Term limits makes the ballot 

And more fallout for PFH.

Term limits makes the ballot

A proposal to roll back the term limits provision of the Arkansas Constitution has enough valid signatures to qualify for the November election ballot, according to the secretary of state's office. The petition campaign began two years ago.

The secretary of state's office said petitions had 93,998 valid signatures out of 124,674 submitted. That was in excess of the 84,859 valid signatures needed.

The proposal limits state legislators to 10 years of service, down from a minimum of 16.

If approved in November, the measure could bring an upheaval in the legislature in 2021 because majorities of both houses — presuming they are the same as today — would be ineligible for further service under the proposal, which is retroactive to include past service.

As it stands, legislators are limited to 16 years of total service, but two-year terms drawn by senators after redistricting every 10 years don't count against the limit. So, for example, Sen. Cecile Bledsoe (R-Rogers) is running for a term that will give her 20 years in the Senate. Depending on the draw and the future of this amendment, Sen. Jason Rapert (R-Conway) could serve 22 years in the Senate.

The provision in effect now was disingenuously pitched as a "term limits" amendment in a legislatively referred amendment in 2014 that also gave legislators cover for a huge pay raise and provided loopholes for nominal limits on lobbyist wining and dining. It replaced a previous amendment that limited service to six years in the House and eight years in the Senate. (Again, with a lucky draw, a legislator could qualify for up to 16 years of total service.)

The current limit is a godsend for the power-hungry. Accruing 16 (or 20 or 22) years in a single house is a pathway to immense power, similar to lifetime tenure for some incumbents. Added to legislative efforts to strengthen their power over the executive branch with new review powers, it's even more fearsome.

Issue 1, also on the ballot this year, would make their power even mightier by stripping the Arkansas Supreme Court of rulemaking authority while discouraging lawsuits for damages.

More fallout for PFH

Preferred Family Healthcare, the scandal-plagued behavioral health provider suspended from the Arkansas Medicaid program in June, has withdrawn itself from one of the state's new provider-led managed care organizations for certain high-cost Medicaid enrollees.

That organization, Empower Healthcare Solutions, notified the Arkansas Insurance Department last week that PFH had voluntarily withdrawn as an equity member "and in all other respects" effective July 26. Empower is one of four recently created companies in the state known as PASSEs (Provider-led Arkansas Shared Savings Entities), which are intended to lower Medicaid costs and coordinate services for those beneficiaries with the most intensive behavioral health needs and/or severe developmental disabilities. (About 30,000 individuals fall in this category.) PFH had roughly a 14 percent stake in Empower, David Ramsey reported in July for the Arkansas Nonprofit News Network. Empower's remaining co-owners are Beacon Health Options, the Arkansas Healthcare Alliance, Stratera, Woodruff Health Group, Independent Case Management and the Arkansas Community Health Network.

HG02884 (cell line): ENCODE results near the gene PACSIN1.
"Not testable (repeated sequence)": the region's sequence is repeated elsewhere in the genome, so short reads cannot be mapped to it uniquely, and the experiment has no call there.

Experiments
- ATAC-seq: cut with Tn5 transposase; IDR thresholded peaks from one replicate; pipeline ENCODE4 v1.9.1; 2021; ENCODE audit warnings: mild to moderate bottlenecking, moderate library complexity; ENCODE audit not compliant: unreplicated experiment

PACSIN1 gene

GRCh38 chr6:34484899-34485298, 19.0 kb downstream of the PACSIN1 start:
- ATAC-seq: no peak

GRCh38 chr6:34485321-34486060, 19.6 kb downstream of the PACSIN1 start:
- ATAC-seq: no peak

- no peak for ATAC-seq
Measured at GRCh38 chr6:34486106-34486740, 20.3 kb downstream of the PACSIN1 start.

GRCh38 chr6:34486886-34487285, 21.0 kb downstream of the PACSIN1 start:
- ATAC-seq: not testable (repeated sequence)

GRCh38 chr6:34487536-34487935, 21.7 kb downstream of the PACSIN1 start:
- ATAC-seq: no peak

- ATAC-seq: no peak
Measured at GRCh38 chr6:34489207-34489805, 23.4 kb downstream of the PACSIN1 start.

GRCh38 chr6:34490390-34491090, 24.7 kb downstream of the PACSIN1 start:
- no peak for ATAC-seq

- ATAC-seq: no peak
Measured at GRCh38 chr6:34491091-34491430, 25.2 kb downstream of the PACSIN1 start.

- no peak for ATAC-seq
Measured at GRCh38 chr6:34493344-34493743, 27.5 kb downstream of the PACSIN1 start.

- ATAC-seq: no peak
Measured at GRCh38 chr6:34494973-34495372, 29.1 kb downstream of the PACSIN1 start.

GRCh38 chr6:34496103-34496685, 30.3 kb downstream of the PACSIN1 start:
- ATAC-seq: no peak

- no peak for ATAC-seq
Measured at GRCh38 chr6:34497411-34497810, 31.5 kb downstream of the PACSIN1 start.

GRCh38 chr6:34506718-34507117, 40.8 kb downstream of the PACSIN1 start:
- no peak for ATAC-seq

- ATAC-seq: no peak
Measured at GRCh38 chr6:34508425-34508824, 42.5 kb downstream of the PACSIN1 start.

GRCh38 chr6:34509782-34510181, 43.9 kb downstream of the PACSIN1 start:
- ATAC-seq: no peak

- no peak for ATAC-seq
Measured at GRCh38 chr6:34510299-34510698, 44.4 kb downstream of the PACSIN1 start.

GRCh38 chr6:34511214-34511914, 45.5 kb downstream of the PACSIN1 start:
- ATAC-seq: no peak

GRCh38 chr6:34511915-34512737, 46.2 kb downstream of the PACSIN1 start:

Those entities will divvy up PFH's share of equity, insurance department spokesman Ryan James said.

Arkansas announced June 29 it was suspending PFH from the state's Medicaid program — thereby halting reimbursements to the nonprofit — and the state Department of Human Services said it would terminate its contracts with PFH. That move came after the arrest of Robin Raveendran, a former PFH executive (and onetime DHS "program integrity" official) accused of masterminding a multimillion-dollar scheme to defraud Medicaid through improper billing practices. Another former PFH executive, Rusty Cranford, was previously accused of bribing multiple Arkansas legislators and — along with other leaders of PFH — embezzling vast sums of money from the Missouri-based nonprofit. A federal investigation into those allegations appears to be ongoing.

Before its fall from grace, PFH was the largest behavioral health provider in Arkansas, with 47 service sites statewide. It also does business under the names Dayspring, Health Resources of Arkansas and Decision Point. Its many sites remain open for now, but their future is uncertain, and PFH has indicated it's searching for a buyer for its Arkansas assets.

Rice researchers charged

The U.S. attorney's office in Little Rock announced federal charges against two rice researchers from China who allegedly conspired to steal rice production technology, a scheme that included contacts in Arkansas.

Liu Xuejun, 49, and Sun Yue, 36, were charged with conspiracy to steal trade secrets and conspiracy to commit interstate transportation of stolen property.

An indictment returned last week said they were involved in the theft of rice seeds to be used in medicine. The seeds were developed by Ventria Bioscience to produce proteins used in medicine and drugs. The men allegedly stole seeds from the Dale Bumpers National Rice Research Center in Stuttgart and Ventria's rice production facility in Kansas.

The government news release said Ventria, which is headquartered in Colorado, had invested $75 million in developing the intellectual property behind the rice seeds.


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